The Price of Infamy
Q: I collect autographs, and a few times a year, Westchester has big autograph shows. There has been so much on television this year about O.J. Simpson, I was wondering if his autographed stuff has any value on the market, especially the stuff he signed in prison. —Jeff McCready, Pleasantville
A: JP Sports and Rock Solid Promotions is the name of the company that puts on the autograph shows in White Plains. I asked Kevin (who didn’t want to share his last name) in their office how The Juice’s stuff does here in the 914. He said, “O.J.’s items at one point went for top dollar, but they’ve come down in price. There are collectors for him, but usually it is stuff from his football career that goes for the most, not the stuff from prison.”
That opinion was confirmed by national expert Jordan Gilroy, director of acquisitions for Lelands auction house in Bohemia, NY, who told CNBC this year: “O.J. sells if it’s a game-worn item or something of importance, but his regular signed footballs, photos, jerseys, and cards are not that valuable.” Still, it is uncertain what the future will bring. In the world of collectors, the disgraced Black Sox, who threw the 1919 World Series, especially banned-for-life Shoeless Joe Jackson, command premium prices to this day.
And they didn’t even get away with murder.
Q: There was an old, beautifully painted antique advertisement on the side of what I think is an apartment building on Cortland Street in Sleepy Hollow. It has since been painted over. Do you by chance know what it was? —Roberta Alvarez, Tarrytown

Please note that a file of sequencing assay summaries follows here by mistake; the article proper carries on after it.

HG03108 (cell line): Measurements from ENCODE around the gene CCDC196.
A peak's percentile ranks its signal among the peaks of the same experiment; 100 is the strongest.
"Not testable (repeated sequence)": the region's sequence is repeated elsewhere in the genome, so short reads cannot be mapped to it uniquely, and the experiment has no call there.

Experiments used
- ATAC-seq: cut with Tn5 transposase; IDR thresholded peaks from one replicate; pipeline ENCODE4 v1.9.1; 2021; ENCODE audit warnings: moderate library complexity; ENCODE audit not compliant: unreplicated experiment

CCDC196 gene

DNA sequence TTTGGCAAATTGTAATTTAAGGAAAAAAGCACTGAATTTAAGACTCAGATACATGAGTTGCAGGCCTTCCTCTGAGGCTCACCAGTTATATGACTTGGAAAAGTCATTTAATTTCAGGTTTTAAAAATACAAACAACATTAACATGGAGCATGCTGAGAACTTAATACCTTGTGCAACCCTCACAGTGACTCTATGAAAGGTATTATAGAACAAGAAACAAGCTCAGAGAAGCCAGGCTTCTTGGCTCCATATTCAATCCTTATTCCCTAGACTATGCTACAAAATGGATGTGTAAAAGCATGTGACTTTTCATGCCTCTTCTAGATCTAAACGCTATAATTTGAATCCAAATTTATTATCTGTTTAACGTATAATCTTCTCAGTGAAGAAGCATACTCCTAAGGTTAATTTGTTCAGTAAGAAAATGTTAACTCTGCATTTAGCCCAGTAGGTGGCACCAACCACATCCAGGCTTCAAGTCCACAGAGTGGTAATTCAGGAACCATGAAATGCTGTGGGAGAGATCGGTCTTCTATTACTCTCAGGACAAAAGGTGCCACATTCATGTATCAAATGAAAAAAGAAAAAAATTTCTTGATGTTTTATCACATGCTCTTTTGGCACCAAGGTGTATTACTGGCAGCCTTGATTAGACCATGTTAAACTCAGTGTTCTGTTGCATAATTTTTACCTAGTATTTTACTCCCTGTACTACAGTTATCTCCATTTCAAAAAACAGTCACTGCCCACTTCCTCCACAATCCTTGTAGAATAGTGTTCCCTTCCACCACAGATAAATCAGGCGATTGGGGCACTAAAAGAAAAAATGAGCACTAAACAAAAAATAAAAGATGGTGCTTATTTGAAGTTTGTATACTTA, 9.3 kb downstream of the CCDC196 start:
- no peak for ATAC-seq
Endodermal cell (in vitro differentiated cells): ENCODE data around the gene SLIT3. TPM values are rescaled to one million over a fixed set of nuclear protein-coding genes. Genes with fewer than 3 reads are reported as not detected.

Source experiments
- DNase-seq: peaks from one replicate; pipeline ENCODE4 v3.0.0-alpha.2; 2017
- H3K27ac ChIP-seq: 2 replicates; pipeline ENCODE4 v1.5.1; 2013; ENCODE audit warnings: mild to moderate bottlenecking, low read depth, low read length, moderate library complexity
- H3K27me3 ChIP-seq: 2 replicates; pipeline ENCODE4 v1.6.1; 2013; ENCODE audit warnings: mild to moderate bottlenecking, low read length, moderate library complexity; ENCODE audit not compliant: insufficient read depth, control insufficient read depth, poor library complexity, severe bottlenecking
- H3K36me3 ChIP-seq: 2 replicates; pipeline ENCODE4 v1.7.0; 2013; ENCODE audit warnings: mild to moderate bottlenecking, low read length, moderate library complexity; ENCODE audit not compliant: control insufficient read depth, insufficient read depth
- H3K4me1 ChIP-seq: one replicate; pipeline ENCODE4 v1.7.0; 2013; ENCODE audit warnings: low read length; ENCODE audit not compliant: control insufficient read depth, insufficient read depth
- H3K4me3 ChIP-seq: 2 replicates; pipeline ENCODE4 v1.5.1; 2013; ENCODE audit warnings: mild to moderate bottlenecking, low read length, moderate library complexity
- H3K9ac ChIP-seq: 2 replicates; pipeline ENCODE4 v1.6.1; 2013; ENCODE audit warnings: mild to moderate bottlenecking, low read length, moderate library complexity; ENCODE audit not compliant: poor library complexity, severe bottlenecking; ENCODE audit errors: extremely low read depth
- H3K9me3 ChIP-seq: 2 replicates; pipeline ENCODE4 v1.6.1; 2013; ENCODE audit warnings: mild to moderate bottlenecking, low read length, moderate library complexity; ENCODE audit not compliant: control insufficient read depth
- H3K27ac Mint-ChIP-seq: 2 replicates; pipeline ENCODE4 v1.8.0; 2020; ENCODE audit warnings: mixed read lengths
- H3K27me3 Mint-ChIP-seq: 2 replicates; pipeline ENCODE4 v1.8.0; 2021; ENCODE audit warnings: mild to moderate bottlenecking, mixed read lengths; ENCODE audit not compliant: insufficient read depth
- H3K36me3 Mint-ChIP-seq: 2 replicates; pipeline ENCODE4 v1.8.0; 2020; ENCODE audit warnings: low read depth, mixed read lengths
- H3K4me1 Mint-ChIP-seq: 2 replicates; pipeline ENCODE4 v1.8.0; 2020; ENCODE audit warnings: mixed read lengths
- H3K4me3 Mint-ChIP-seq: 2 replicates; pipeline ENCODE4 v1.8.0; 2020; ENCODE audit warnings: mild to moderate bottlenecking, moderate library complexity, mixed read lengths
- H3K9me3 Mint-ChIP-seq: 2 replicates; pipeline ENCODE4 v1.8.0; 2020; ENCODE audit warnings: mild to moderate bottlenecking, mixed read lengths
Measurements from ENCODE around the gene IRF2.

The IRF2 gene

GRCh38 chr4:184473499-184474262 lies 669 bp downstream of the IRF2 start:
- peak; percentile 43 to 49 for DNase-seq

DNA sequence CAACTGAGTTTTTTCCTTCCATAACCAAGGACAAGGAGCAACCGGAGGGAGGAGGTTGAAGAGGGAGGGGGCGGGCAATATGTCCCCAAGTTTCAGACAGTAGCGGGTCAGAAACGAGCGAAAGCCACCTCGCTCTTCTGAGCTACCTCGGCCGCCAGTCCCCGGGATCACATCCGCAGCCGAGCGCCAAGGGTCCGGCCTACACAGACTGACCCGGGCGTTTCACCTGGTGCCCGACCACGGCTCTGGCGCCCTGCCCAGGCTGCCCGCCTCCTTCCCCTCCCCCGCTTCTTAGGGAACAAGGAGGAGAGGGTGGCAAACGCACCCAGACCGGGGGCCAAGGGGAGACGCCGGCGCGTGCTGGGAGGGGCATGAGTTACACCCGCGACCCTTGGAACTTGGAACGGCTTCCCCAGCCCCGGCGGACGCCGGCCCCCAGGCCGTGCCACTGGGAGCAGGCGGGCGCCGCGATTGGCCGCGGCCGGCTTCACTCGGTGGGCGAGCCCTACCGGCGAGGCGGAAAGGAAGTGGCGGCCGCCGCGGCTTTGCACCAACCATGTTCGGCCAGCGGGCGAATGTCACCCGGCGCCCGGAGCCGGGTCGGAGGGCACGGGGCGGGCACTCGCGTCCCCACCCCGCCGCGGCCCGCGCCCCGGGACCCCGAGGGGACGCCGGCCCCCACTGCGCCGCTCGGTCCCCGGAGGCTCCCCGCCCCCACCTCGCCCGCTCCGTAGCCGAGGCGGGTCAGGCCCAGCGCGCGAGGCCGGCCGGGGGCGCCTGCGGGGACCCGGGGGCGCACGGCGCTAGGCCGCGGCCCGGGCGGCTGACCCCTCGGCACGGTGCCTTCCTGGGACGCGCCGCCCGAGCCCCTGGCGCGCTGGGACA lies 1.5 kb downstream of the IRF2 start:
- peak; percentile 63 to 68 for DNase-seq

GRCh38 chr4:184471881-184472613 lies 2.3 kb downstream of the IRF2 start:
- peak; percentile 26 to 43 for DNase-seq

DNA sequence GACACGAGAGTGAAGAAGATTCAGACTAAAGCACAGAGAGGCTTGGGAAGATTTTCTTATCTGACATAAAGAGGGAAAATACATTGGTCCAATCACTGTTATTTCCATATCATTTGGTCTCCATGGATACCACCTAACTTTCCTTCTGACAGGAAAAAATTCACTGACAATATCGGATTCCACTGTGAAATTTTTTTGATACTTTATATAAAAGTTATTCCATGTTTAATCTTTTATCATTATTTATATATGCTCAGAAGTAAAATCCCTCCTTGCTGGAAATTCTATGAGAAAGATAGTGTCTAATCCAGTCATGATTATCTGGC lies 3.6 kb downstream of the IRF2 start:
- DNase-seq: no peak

A: The hand-painted sign on the side of the brick building on Cortland Street was what is known as a “ghost sign.” They are the faded ads that were hand-painted by artists called “wall dogs,” and there is a growing nostalgia for this art as they fade both literally and figuratively from our culture. The one you referred to in Sleepy Hollow had been a Coca-Cola sign.
“I remember that sign from my youth. It was faded back then, and I guess the owner wanted a fresh look for his building, so he painted over it. I think more and more people are valuing these old signs and are leaving them intact as part of the appeal of a building,” says Rob Yasinsac, who is a trustee of the Westchester County Historical Society and co-creator of www.hudsonvalleyruins.org.
Today, conservators often seek to preserve the signs, and there is even a commercial line of chemical products designed to delay the fading of the paintings. The signs were most popular in the years before the Great Depression, but they continued to be painted well into the 1960s. Often, when buildings are being demolished, previously unknown ghost signs are revealed on adjoining buildings. In some cities, there are debates about repainting versus preserving the ghost signs. Most conservators prefer preservation.
In most jurisdictions, however, ghost signs are not yet protected as a significant architectural feature.
Q: My sister and I have a debate going about when the water tower on Yonkers’ Executive Boulevard was erected. I say it was around 1975, but she insists it was much later than that, like in the mid-’80s. Can you settle the issue for us? There’s a pizza on the line. —Marty Sobinski, Yonkers
A: I hope you know what your sister likes on her pizza, because you’re going to be financing one for her.
Let’s start by saying that it kind of depends on how you define “erected.” (I just realized how much that last sentence sounded like Bill Clinton/Monica Lewinsky testimony.) Anyway…
My hero, Patrick Raftery at the Westchester County Historical Society, tells me planning began as early as 1978 but that the construction bids didn’t go out until 1983, likely due to some funding delays and bureaucratic red tape. Patrick also sent me a photo from the county planning department, showing the tower under construction and nearing completion in 1986.
The mayor’s office confirmed that groundbreaking took place in September 1985, and it went into service in August 1986.
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